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The Ultimate Stock Market Insurance Policy

InvestorEducation / Options & Warrants Jul 15, 2010 - 10:37 AM GMT

By: Investment_U


Best Financial Markets Analysis ArticleKarim Rahemtulla writes: It’s a question that trickles in consistently from Investment U readers:

“How do I weight my portfolio properly in terms of asset allocation that offers a mix of upside potential and downside protection?”

Right off the bat, I’d say much of it depends on your individual situation and how old you are.

  • For example, if you’re older, you’ll want to have more assets in bonds, cash and income-generating investments – i.e. safer assets designed to protect existing wealth and grow it consistently.
  • On the other hand, if you’re younger and have more time until you retire, you can afford to take a few more risks – i.e. in growth stocks and a few more speculative investments.

At this point, I should stress categorically that you should never risk more than you can afford to lose.

In short, there’s no one, easy answer. But I’ve recently been road-testing a new portfolio, designed to provide the ultimate stock market insurance policy. And here it is…

A Critical Investment… But One That Rarely Pays You Back

Nobody likes to lose money. But when you take out an insurance policy, that’s essentially what happens on many occasions. It’s the investment you hate to make because it never seems to pay you back.

However, sometimes it’s worth losing some money in order not to lose a lot of money. You gripe about how much it costs, but insurance allows you to sleep better at night, so you pay it anyway. It’s the best way to protect yourself against a catastrophe.

In Florida, for example, when you buy insurance on a $300,000 house, you pay around 1% of the replacement value. It’s a policy that will likely never pay off, but 1% is a small psychological price to pay – even on an asset that may not appreciate for a while.

So why should your stock portfolio be any different?

If you want insurance on your portfolio, you’ll have to pay there, too. If you don’t, you’ll leave yourself at the mercy of a volatile and unforgiving market. And why leave yourself open to disastrous losses when they can be avoided?

So to come back to our original question at the top: “How do I weight my portfolio properly in terms of asset allocation that offers a mix of upside potential and downside protection?”

I’ll show you…

Can You Really Have Upside Gains and Downside Protection? You Bet…

For several months, I’ve been toying with different options strategies, portfolio allocations and various market instruments to see what would work best in case of a market meltdown.

My goal is to enjoy both upside gains and downside protection. In short, outperform the market on the way up and lose less than the market on the way down.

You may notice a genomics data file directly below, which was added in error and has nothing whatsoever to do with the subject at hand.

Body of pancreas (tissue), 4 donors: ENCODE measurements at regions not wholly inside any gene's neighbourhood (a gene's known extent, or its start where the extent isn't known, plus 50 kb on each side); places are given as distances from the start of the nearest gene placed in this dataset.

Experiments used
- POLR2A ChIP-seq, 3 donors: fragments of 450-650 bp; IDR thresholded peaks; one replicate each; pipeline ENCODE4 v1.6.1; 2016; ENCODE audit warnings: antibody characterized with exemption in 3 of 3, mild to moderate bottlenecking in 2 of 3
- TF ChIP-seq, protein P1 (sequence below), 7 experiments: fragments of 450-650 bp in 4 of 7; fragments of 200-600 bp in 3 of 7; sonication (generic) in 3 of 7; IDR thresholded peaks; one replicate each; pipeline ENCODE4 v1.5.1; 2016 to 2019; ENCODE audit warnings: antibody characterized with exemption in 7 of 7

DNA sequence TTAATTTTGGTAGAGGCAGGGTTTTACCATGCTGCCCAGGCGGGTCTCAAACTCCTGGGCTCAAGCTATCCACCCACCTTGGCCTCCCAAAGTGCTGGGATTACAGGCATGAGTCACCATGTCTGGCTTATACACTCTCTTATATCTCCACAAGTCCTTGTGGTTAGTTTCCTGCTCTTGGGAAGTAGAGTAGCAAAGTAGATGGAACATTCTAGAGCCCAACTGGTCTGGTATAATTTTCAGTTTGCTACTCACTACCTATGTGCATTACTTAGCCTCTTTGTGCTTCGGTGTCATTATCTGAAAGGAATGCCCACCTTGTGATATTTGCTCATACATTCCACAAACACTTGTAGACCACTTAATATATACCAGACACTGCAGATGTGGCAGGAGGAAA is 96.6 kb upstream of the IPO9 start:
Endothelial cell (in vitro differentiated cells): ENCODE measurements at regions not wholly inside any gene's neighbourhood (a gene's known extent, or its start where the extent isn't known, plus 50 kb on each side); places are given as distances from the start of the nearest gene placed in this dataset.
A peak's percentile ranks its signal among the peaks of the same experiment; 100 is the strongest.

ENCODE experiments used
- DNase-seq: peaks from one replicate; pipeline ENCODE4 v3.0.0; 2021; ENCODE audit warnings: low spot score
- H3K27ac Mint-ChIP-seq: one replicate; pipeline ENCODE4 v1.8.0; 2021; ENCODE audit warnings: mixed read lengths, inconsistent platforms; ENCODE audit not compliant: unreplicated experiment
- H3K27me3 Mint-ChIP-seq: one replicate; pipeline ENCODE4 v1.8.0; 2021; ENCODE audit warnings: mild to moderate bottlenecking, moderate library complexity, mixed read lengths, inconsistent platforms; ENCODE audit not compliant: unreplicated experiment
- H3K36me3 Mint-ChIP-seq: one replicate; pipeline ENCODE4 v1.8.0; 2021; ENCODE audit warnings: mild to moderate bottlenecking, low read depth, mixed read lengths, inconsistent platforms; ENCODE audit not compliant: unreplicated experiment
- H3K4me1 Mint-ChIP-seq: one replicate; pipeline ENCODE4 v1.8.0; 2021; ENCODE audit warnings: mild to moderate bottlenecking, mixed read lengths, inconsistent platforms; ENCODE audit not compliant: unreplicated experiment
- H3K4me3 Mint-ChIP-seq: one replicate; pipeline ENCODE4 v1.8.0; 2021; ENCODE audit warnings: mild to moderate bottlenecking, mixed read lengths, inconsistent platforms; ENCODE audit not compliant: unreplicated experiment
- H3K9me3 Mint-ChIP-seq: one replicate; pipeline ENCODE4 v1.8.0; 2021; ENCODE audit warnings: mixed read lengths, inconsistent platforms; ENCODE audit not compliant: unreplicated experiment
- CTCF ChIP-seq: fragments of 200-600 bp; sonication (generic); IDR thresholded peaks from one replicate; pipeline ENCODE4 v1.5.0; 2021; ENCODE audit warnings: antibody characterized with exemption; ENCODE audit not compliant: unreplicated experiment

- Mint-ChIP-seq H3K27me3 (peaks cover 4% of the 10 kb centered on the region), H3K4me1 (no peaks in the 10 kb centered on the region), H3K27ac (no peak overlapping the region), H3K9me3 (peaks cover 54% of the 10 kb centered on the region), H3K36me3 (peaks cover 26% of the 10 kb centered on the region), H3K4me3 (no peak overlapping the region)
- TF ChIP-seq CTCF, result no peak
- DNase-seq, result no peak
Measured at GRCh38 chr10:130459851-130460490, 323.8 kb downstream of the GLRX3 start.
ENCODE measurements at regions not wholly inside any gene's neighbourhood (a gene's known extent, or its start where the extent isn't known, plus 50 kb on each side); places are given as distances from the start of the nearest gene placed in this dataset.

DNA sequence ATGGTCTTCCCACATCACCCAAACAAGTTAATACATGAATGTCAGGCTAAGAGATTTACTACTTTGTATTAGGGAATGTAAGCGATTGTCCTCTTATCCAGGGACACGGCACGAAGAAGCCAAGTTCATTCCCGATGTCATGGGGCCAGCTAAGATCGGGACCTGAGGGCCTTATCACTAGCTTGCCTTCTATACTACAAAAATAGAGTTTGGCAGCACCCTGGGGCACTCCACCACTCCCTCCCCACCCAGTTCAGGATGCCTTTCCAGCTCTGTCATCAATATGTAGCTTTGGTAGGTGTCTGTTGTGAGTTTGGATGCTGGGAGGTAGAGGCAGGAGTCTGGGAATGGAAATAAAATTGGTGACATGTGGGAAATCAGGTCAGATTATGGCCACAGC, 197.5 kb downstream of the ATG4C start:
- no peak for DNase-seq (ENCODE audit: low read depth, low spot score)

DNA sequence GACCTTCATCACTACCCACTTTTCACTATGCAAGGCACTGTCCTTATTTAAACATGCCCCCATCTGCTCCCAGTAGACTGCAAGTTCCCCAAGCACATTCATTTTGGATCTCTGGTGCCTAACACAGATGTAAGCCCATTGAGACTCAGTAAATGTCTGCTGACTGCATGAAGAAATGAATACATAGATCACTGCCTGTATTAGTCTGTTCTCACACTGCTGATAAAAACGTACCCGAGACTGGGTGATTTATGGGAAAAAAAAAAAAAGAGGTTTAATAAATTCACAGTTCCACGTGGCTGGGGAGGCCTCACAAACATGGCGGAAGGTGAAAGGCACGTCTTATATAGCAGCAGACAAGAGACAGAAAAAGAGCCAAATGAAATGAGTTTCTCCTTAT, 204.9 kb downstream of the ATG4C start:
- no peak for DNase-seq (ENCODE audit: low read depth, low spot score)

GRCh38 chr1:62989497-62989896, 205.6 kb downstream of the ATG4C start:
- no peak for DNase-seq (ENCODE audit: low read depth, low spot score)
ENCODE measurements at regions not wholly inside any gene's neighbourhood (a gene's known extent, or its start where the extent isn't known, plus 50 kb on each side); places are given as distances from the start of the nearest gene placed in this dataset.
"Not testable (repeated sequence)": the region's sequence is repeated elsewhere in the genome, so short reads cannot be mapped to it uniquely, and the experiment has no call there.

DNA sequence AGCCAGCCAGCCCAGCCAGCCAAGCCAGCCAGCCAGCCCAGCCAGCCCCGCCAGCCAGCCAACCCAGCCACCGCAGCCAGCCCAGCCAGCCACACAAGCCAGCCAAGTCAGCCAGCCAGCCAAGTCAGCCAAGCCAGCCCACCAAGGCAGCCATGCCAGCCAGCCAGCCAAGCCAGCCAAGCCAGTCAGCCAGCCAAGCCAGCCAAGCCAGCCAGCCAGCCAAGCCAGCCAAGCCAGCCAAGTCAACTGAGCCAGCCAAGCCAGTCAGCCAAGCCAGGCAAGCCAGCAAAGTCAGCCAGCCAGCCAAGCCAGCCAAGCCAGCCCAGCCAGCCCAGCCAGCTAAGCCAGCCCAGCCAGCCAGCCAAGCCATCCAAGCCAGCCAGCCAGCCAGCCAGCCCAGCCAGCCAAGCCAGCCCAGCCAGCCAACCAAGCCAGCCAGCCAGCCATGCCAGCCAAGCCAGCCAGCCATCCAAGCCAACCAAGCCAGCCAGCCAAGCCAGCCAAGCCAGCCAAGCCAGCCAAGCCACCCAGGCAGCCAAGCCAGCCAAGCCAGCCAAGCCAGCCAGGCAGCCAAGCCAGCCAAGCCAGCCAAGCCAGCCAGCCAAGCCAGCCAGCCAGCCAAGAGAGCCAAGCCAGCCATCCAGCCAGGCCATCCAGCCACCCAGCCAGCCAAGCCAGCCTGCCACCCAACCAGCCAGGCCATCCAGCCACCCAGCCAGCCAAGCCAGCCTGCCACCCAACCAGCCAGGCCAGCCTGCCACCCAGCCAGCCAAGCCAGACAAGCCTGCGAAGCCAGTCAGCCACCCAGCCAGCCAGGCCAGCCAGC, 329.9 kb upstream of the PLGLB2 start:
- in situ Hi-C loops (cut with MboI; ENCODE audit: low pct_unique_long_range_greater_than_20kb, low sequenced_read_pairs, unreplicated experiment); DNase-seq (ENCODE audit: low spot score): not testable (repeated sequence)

This means I’ve incorporated conservative positions like cash, plus more speculative positions like stocks and options.

I threw the portfolio out there at the best (i.e. worst) time – during the market’s recent decline. It was a real case of “sink or swim?” And the thing is like Michael Phelps! The results were much better than I expected.

Your Five-Asset Portfolio Insurance Policy

From high to low this year, the market has dropped by 11%. But my experimental portfolio has only shed 3%. It’s got the following allocation…

  • Cash – 35%
  • Stocks – 30%
  • Deep-in-the-Money Covered Calls – 20%
  • LEAP Options (long) – 10%
  • Short Positions (both LEAPS and other options) – 5%

So what companies are in the portfolio?

~ Stocks: On the stock side, about 60% of the positions are made up of low-beta names like Wal-Mart (NYSE: WMT) and healthcare firm Bristol-Myers Squibb (NYSE: BMY).

The remaining 40% is comprised of higher-beta companies such as resource stocks and small caps.

~ Shorts: Most of the short positions were executed using both long and short-dated puts on the S&P 500, with varying strike prices.

Some of the S&P strike prices were close to at-the-money (near the current levels of the index), while others were quite a bit out-of-the-money.

The latter offers protection in the case of an unpredictable, stomach-churning short-term collapse – i.e. “black swan” trades. And while they might lose money, since catastrophic collapses aren’t frequent occurrences, it’s an insurance policy that allows me to sleep better at night.

The main reason for the portfolio’s market outperformance was the short positions and covered call trades. Both acted as counter-trend investments, which increased in value as the market went lower.

The Watchword: Volatility

So what happens if the market dips even lower or heads higher?

Well, I’m still in the observation phase of this model portfolio’s effectiveness, so I’ll keep you posted.

What I can say, however, is that volatility could be our friend here. Yes, that’s right. While many investors run scared as volatility kicks higher, it could act like rocket fuel, since it will boost the value of the short options trades more substantially. Stay tuned for more updates on how this portfolio works out.

Good investing,

Article -

Karim Rahemtulla

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